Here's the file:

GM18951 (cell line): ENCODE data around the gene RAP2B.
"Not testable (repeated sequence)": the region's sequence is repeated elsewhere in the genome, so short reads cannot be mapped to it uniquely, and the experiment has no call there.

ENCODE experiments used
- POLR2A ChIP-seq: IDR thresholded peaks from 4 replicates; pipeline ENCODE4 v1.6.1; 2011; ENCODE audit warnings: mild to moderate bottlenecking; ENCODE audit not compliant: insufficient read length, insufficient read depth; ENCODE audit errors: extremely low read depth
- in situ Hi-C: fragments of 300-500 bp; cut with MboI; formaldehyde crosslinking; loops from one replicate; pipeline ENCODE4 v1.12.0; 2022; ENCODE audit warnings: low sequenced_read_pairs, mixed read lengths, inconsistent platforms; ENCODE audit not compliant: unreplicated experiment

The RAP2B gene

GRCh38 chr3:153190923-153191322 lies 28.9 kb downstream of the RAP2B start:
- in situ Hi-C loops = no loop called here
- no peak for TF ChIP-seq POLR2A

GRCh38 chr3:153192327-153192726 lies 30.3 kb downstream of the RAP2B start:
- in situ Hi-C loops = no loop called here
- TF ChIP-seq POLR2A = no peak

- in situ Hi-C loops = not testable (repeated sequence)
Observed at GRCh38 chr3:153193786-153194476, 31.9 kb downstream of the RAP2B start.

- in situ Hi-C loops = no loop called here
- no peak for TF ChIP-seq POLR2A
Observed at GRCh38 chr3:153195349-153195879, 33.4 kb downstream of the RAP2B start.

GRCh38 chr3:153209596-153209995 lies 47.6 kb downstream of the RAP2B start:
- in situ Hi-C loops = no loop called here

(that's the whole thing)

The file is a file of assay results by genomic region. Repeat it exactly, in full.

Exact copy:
GM18951 (cell line): ENCODE data around the gene RAP2B.
"Not testable (repeated sequence)": the region's sequence is repeated elsewhere in the genome, so short reads cannot be mapped to it uniquely, and the experiment has no call there.

ENCODE experiments used
- POLR2A ChIP-seq: IDR thresholded peaks from 4 replicates; pipeline ENCODE4 v1.6.1; 2011; ENCODE audit warnings: mild to moderate bottlenecking; ENCODE audit not compliant: insufficient read length, insufficient read depth; ENCODE audit errors: extremely low read depth
- in situ Hi-C: fragments of 300-500 bp; cut with MboI; formaldehyde crosslinking; loops from one replicate; pipeline ENCODE4 v1.12.0; 2022; ENCODE audit warnings: low sequenced_read_pairs, mixed read lengths, inconsistent platforms; ENCODE audit not compliant: unreplicated experiment

The RAP2B gene

GRCh38 chr3:153190923-153191322 lies 28.9 kb downstream of the RAP2B start:
- in situ Hi-C loops = no loop called here
- no peak for TF ChIP-seq POLR2A

GRCh38 chr3:153192327-153192726 lies 30.3 kb downstream of the RAP2B start:
- in situ Hi-C loops = no loop called here
- TF ChIP-seq POLR2A = no peak

- in situ Hi-C loops = not testable (repeated sequence)
Observed at GRCh38 chr3:153193786-153194476, 31.9 kb downstream of the RAP2B start.

- in situ Hi-C loops = no loop called here
- no peak for TF ChIP-seq POLR2A
Observed at GRCh38 chr3:153195349-153195879, 33.4 kb downstream of the RAP2B start.

GRCh38 chr3:153209596-153209995 lies 47.6 kb downstream of the RAP2B start:
- in situ Hi-C loops = no loop called here